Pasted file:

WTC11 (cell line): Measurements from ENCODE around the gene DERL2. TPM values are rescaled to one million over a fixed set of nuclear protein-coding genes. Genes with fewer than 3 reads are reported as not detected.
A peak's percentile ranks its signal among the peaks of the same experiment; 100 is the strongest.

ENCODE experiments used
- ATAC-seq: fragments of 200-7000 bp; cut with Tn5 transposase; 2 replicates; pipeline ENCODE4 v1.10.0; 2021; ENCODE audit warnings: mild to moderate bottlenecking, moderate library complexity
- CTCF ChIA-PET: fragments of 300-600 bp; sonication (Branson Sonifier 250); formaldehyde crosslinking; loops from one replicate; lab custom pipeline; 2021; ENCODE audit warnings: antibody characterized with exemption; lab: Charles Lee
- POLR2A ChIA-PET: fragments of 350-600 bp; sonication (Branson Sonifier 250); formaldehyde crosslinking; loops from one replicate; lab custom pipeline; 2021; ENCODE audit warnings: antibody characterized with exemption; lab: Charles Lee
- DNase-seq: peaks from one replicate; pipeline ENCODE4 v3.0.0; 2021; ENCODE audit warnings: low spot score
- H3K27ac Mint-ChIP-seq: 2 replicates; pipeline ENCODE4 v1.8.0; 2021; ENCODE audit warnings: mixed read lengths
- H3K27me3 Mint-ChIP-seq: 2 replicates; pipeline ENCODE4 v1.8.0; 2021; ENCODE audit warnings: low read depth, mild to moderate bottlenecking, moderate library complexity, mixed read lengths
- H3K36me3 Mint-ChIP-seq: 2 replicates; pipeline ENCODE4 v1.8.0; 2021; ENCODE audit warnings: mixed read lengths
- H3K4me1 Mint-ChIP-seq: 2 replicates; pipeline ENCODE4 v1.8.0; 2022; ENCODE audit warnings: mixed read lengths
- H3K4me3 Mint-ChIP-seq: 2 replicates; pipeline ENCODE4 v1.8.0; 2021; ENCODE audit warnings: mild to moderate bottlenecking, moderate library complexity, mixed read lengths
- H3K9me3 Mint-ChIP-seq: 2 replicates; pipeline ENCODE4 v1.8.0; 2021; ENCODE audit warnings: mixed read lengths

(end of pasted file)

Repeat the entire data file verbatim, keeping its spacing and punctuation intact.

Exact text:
WTC11 (cell line): Measurements from ENCODE around the gene DERL2. TPM values are rescaled to one million over a fixed set of nuclear protein-coding genes. Genes with fewer than 3 reads are reported as not detected.
A peak's percentile ranks its signal among the peaks of the same experiment; 100 is the strongest.

ENCODE experiments used
- ATAC-seq: fragments of 200-7000 bp; cut with Tn5 transposase; 2 replicates; pipeline ENCODE4 v1.10.0; 2021; ENCODE audit warnings: mild to moderate bottlenecking, moderate library complexity
- CTCF ChIA-PET: fragments of 300-600 bp; sonication (Branson Sonifier 250); formaldehyde crosslinking; loops from one replicate; lab custom pipeline; 2021; ENCODE audit warnings: antibody characterized with exemption; lab: Charles Lee
- POLR2A ChIA-PET: fragments of 350-600 bp; sonication (Branson Sonifier 250); formaldehyde crosslinking; loops from one replicate; lab custom pipeline; 2021; ENCODE audit warnings: antibody characterized with exemption; lab: Charles Lee
- DNase-seq: peaks from one replicate; pipeline ENCODE4 v3.0.0; 2021; ENCODE audit warnings: low spot score
- H3K27ac Mint-ChIP-seq: 2 replicates; pipeline ENCODE4 v1.8.0; 2021; ENCODE audit warnings: mixed read lengths
- H3K27me3 Mint-ChIP-seq: 2 replicates; pipeline ENCODE4 v1.8.0; 2021; ENCODE audit warnings: low read depth, mild to moderate bottlenecking, moderate library complexity, mixed read lengths
- H3K36me3 Mint-ChIP-seq: 2 replicates; pipeline ENCODE4 v1.8.0; 2021; ENCODE audit warnings: mixed read lengths
- H3K4me1 Mint-ChIP-seq: 2 replicates; pipeline ENCODE4 v1.8.0; 2022; ENCODE audit warnings: mixed read lengths
- H3K4me3 Mint-ChIP-seq: 2 replicates; pipeline ENCODE4 v1.8.0; 2021; ENCODE audit warnings: mild to moderate bottlenecking, moderate library complexity, mixed read lengths
- H3K9me3 Mint-ChIP-seq: 2 replicates; pipeline ENCODE4 v1.8.0; 2021; ENCODE audit warnings: mixed read lengths